• Collective participation in programs and conferences about family business 

Understandably, the sale of the business may be considered a threat to family cohesion and sense of purpose. As a result, some families rush to fill the perceived vacuum that a sale has created, but in doing so might not pay sufficient attention to their long-term purpose and strategy, while focusing on short-term tactics related to investments and tax planning.

A few years ago, a client family sold their business and found themselves with hundreds of millions of dollars in liquidity and without a well-articulated investment strategy. They resisted the temptation to take immediate action and invested their funds in very conservative instruments, wanting to take time to adjust and recalibrate. That was 2007. A year later, they looked like geniuses because their investments were stable when all around them were investors losing significant sums!

As One Door Closes, Another Door Opens…

Thankfully, selling the business brings with it opportunities to renew, revise and reinvigorate a family’s sense of purpose.

It’s  important for family members to give themselves “permission” to patiently consider their new and emerging  purpose as a family, and their objectives for the continuity structures they are developing, which often include a family office and/or family foundation. 

A new set of goals and new shared purpose may be the beginning of a new legacy for the family. Some steps toward discovering a new sense of purpose may include the following:

  • Articulating a set of values that would guide living well with significant wealth along with education and development opportunities for family members who may not previously have had access to a great deal of liquidity.
  • Understanding the structures such as trusts and partnerships that have been put in place to hold, administer and invest the family’s wealth.
  • Addressing the difficulty that most families face talking about money in general and, paradoxically, the need to discuss money as it relates to the family’s new set of circumstances.
  • Understanding the impact of the family’s new wealth as it pertains to enhancing the life path of each individual.
  • Deciding whether and how to stay together as a family jointly managing the new resources or to separate and to provide independence to some family members.
  • Discussing new philanthropic opportunities.
  • Taking time to understand how others may view family members differently after a transaction has occurred: Will new “friends” suddenly appear? Will there be more calls from nonprofits requesting funds? Will old friends disappear because of a perceived change in circumstances?

Patience and a period of pause and recalibration are good practices that help families integrate and adjust to a significant  transaction. Successful families will emerge from that pause with a strategic direction and a set of processes to explore, articulate and implement newfound purpose.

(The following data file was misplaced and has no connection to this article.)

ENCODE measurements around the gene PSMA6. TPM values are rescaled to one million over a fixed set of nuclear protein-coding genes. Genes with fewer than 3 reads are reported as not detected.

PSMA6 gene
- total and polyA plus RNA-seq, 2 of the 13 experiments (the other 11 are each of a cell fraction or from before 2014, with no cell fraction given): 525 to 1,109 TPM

3. Redefining  Ownership

A family operating company is owned collectively by a family. In contrast, wealth stemming from a sale will be divided, and owned or controlled directly or in trust by individuals rather than by a family collective. This difference in how the assets are owned has a huge impact on family dynamics and individual psychology.

Whose Money Is It?

Wealth tied up in an operating company is more restrictive than wealth that is derived from a sale. Although estate and wealth transfer plans will impose certain restrictions on withdrawals and distributions, there are nonetheless potentially greater “degrees of freedom” when a person owns or is a beneficiary of these assets as opposed to owning shares in an operating company. This difference in ownership requires some getting used to by both wealth creators and their beneficiaries.

Moreover, estate plans in the U.S. often rely on generation skipping trusts and other structures that effectively transfer ownership out of a wealth creator’s estate and into a beneficiary’s estate. This creates a conundrum for many wealth creators. In their effort to reduce taxes, they relinquish control of the assets. So, when it comes to the wealth that has resulted from a transaction, in a family where tax planning has been effective and strategic: Whose money is it?

Wealth creators need to understand and accept that they have relinquished control of assets which have been transferred directly or in trust to beneficiaries. Beneficiaries are well advised to understand the newfound rights and responsibilities that accompany their ownership of assets that have resulted from the transaction.